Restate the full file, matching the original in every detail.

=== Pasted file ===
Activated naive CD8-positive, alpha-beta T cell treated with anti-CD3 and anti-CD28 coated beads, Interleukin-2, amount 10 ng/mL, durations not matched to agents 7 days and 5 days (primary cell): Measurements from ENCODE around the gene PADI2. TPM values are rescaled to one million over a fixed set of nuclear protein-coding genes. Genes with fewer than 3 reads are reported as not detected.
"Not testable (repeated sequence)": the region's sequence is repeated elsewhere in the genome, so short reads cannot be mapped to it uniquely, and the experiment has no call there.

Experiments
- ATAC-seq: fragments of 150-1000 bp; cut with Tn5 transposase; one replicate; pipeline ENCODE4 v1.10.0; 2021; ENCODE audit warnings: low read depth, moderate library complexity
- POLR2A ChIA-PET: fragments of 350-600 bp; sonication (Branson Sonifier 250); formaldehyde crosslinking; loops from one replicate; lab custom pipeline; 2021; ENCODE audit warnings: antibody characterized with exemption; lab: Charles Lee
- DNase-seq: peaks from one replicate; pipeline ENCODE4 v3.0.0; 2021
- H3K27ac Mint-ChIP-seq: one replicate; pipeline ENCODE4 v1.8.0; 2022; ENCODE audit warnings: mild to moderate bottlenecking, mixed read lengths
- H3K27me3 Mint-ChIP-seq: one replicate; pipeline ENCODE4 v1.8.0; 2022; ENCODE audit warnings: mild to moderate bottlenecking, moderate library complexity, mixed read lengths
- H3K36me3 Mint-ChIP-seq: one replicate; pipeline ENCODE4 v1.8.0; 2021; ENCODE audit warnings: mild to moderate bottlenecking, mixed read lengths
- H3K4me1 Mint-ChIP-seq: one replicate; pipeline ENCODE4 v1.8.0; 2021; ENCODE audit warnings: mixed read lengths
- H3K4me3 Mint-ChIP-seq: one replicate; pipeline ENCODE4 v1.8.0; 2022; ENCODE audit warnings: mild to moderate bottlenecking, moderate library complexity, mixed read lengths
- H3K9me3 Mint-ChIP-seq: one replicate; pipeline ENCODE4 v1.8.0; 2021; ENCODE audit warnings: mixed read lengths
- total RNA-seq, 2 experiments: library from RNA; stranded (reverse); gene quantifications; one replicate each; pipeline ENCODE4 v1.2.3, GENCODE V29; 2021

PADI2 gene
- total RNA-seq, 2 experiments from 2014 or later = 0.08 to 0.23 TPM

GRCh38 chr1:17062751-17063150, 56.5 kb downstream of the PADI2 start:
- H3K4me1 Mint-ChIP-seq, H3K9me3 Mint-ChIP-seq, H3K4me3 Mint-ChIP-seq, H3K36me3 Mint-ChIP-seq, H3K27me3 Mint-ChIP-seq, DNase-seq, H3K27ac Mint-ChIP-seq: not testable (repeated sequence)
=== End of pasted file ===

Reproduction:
Activated naive CD8-positive, alpha-beta T cell treated with anti-CD3 and anti-CD28 coated beads, Interleukin-2, amount 10 ng/mL, durations not matched to agents 7 days and 5 days (primary cell): Measurements from ENCODE around the gene PADI2. TPM values are rescaled to one million over a fixed set of nuclear protein-coding genes. Genes with fewer than 3 reads are reported as not detected.
"Not testable (repeated sequence)": the region's sequence is repeated elsewhere in the genome, so short reads cannot be mapped to it uniquely, and the experiment has no call there.

Experiments
- ATAC-seq: fragments of 150-1000 bp; cut with Tn5 transposase; one replicate; pipeline ENCODE4 v1.10.0; 2021; ENCODE audit warnings: low read depth, moderate library complexity
- POLR2A ChIA-PET: fragments of 350-600 bp; sonication (Branson Sonifier 250); formaldehyde crosslinking; loops from one replicate; lab custom pipeline; 2021; ENCODE audit warnings: antibody characterized with exemption; lab: Charles Lee
- DNase-seq: peaks from one replicate; pipeline ENCODE4 v3.0.0; 2021
- H3K27ac Mint-ChIP-seq: one replicate; pipeline ENCODE4 v1.8.0; 2022; ENCODE audit warnings: mild to moderate bottlenecking, mixed read lengths
- H3K27me3 Mint-ChIP-seq: one replicate; pipeline ENCODE4 v1.8.0; 2022; ENCODE audit warnings: mild to moderate bottlenecking, moderate library complexity, mixed read lengths
- H3K36me3 Mint-ChIP-seq: one replicate; pipeline ENCODE4 v1.8.0; 2021; ENCODE audit warnings: mild to moderate bottlenecking, mixed read lengths
- H3K4me1 Mint-ChIP-seq: one replicate; pipeline ENCODE4 v1.8.0; 2021; ENCODE audit warnings: mixed read lengths
- H3K4me3 Mint-ChIP-seq: one replicate; pipeline ENCODE4 v1.8.0; 2022; ENCODE audit warnings: mild to moderate bottlenecking, moderate library complexity, mixed read lengths
- H3K9me3 Mint-ChIP-seq: one replicate; pipeline ENCODE4 v1.8.0; 2021; ENCODE audit warnings: mixed read lengths
- total RNA-seq, 2 experiments: library from RNA; stranded (reverse); gene quantifications; one replicate each; pipeline ENCODE4 v1.2.3, GENCODE V29; 2021

PADI2 gene
- total RNA-seq, 2 experiments from 2014 or later = 0.08 to 0.23 TPM

GRCh38 chr1:17062751-17063150, 56.5 kb downstream of the PADI2 start:
- H3K4me1 Mint-ChIP-seq, H3K9me3 Mint-ChIP-seq, H3K4me3 Mint-ChIP-seq, H3K36me3 Mint-ChIP-seq, H3K27me3 Mint-ChIP-seq, DNase-seq, H3K27ac Mint-ChIP-seq: not testable (repeated sequence)